This technology ensures that that only one PEG molecule is conjugated at each disulphide bond. The research was published in academic journals (2-5) and has led to the PEGylation reagents (TheraPEG™). TheraPEG™ technology was developed and commercialised through collaborations between Imperial and PolyTherics Ltd (2003-2005). It enabled the therapeutic efficacy of protein-based medicines to be significantly improved. The conjugation process and the resulting products becoming the subject of granted patents in Europe, US, India, China, Japan, South Korea and Australia (2005-2009).

Initial Imperial research focused on the application of TheraPEG™ technology to interferon α as a potential alternative to other pegylated interferon α products for the treatment of Hepatitis C infection. Further research studies conducted by PolyTherics with a range of different proteins and peptides under commercial contracts. TheraPEG™ technology enabled enzymes and antibody fragments to be site-specifically PEGylated using a native and accessible disulphide bond without destroying the molecules' tertiary structure or abolishing its biological activity.

References to the research

(1) Core technology patent — awarded: A. Godwin, E. Pedone, J. Choi, S. Brocchini, S. Shaunak. Conjugated biological molecules and their preparation. World — WO2005/007197A3(2005);
US — US7595292B2(2009) — awarded; Europe — EP04743335(2009) — awarded.

(2) Shaunak, S., Godwin, A., Choi, J., Balan, S., Pedone, E., Vijayarangam, D., Heidelberger, S., Teo, I., Zloh, M., Brocchini, S. (2006). Site-specific PEGylation of native disulfide bonds in therapeutic proteins. Nat. Chem. Biol, 2, 312-313. DOI. Times cited: 87 (as at 7th November 2013 on ISI Web of Science). Journal Impact Factor: 12.94


(3) Brocchini, S., Balan, S., Godwin, A., Choi, J.W., Zloh, M., Shaunak, S. (2006). PEGylation of native disulfide bonds in proteins. Nat Protocols, 1 (5), 2241-2252. DOI. Times cited: 29 (as at 7th November 2013 on ISI Web of Science). Journal Impact Factor: 7.96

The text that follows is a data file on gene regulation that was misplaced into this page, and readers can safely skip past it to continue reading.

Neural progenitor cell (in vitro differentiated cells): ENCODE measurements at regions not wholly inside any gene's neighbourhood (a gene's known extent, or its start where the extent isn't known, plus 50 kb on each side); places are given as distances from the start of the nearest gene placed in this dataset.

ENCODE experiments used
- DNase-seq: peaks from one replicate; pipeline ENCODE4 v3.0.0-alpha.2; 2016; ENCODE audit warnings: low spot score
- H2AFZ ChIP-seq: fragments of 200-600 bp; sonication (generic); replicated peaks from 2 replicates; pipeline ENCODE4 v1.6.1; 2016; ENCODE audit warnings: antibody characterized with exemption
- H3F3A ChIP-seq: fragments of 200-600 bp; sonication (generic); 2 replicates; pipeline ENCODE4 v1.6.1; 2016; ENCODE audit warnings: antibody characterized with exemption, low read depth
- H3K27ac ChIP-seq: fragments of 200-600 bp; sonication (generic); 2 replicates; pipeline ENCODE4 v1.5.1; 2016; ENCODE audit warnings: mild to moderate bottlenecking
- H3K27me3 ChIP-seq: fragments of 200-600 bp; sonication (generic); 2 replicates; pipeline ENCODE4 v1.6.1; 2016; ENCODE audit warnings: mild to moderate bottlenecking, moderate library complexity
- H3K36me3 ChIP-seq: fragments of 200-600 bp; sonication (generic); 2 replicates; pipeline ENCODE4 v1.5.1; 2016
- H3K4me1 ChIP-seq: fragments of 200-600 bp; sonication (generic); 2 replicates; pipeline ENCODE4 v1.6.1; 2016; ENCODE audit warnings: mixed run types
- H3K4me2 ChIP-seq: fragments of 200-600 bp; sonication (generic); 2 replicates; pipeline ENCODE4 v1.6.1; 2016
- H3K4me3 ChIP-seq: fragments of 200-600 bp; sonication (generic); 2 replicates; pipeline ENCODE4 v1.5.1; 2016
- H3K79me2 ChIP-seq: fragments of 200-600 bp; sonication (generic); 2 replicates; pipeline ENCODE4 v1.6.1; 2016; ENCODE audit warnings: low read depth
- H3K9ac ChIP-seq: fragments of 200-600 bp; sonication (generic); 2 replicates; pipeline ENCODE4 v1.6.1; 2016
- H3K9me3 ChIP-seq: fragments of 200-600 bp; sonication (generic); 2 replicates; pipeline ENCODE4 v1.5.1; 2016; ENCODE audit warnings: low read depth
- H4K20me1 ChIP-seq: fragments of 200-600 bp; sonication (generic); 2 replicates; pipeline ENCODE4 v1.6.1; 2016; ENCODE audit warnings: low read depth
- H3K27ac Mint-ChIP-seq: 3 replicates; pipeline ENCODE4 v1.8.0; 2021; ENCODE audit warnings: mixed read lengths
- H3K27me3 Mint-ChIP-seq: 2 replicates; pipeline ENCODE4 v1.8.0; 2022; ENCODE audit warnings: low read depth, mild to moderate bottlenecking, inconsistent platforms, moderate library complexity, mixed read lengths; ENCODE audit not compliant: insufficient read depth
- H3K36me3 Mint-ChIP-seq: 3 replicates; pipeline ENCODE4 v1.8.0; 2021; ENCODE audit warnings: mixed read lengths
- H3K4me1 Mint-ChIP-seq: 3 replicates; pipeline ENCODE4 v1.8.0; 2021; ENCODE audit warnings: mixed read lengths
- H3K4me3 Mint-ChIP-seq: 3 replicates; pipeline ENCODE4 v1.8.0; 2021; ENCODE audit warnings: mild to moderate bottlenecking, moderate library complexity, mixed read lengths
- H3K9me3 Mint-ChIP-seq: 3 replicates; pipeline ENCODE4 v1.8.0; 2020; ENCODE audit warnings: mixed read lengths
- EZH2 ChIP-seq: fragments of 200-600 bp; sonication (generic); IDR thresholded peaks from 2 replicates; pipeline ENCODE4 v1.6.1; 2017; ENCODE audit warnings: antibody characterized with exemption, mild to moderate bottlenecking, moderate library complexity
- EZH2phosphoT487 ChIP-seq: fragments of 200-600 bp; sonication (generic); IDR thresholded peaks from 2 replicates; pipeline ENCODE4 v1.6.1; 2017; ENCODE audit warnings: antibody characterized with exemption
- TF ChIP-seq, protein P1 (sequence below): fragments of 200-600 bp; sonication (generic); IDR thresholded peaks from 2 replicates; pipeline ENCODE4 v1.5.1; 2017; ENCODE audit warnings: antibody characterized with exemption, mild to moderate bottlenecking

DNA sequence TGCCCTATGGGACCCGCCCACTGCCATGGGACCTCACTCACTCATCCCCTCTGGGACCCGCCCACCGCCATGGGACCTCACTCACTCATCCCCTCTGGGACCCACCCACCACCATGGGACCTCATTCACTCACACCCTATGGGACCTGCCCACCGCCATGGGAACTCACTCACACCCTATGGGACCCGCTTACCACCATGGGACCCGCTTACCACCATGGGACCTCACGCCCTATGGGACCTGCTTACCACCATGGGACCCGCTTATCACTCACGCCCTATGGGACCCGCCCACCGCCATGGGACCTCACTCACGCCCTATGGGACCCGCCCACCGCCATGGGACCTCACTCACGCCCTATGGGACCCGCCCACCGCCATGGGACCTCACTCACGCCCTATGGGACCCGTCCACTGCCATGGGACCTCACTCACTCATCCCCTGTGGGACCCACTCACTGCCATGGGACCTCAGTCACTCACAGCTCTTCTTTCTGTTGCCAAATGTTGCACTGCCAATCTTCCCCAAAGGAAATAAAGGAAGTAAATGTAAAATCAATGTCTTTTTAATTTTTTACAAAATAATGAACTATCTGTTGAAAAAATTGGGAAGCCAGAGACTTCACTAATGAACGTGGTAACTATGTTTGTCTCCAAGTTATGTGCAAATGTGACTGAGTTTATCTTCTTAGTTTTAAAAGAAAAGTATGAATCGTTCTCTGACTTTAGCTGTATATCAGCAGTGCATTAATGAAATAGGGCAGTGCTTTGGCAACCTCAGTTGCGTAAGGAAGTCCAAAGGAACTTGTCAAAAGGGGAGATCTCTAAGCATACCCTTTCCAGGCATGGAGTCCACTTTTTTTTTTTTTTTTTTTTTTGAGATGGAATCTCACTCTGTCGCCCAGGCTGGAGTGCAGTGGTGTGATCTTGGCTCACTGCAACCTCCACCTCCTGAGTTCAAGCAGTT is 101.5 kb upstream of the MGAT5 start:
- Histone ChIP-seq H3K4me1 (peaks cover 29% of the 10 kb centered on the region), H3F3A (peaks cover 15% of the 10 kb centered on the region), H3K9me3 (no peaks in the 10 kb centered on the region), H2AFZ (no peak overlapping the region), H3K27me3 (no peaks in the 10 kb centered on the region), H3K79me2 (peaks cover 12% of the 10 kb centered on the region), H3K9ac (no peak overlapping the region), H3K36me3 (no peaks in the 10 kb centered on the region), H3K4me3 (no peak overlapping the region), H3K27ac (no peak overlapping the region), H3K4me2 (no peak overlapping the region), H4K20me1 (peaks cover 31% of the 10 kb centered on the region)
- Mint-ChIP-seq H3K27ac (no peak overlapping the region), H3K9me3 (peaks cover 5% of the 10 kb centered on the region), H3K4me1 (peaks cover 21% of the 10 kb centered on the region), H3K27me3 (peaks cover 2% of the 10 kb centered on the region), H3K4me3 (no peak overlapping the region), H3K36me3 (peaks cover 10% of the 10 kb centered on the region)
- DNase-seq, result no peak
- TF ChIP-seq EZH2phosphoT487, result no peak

(4) Balan, S., Choi, J., Godwin, A., Teo, I., Laborde, C., Heidelberger, S., Zloh, M., Brocchini, S., Shaunak, S. (2007). Site-specific PEGylation of protein disulfide bonds using a three-carbon bridge. Bioconjug Chem. 18 (1) (2007) 61-76. DOI. Times cited: 57 (as at 7th November 2013 on ISI Web of Science). Journal Impact Factor: 4.58


(5) Zloh, M., Shaunak, S., Balan, S., Brocchini, S. (2007). Identification and insertion of 3-carbon bridges in protein disulfide bonds: a computational approach. Nature Protocols, 2, 1070-1083. DOI. Times cited: 10 (as at 7th November 2013 on ISI Web of Science). Journal Impact Factor: 7.96


• Conjugated biological molecules and their preparation. Godwin, A.R., Pedone, E., Choi, J.W., Shaunak, S., Brocchini, S.J. World Patent WO 2005/007197A3.

• European Patent: EP 04743335 (2009) — granted.

• US Patent: US 10564340 (2009) — granted.

Key funding:
• Wellcome Trust (2002-2006; £500,000), Principal Investigator (PI), S. Shaunak, The design, synthesis and testing of novel polymer therapeutics.

• Bloomsbury Bioseed University Challenge Fund (2002-2006; £250,000), PI S. Shaunak, The design, synthesis and testing of novel polymer therapeutics.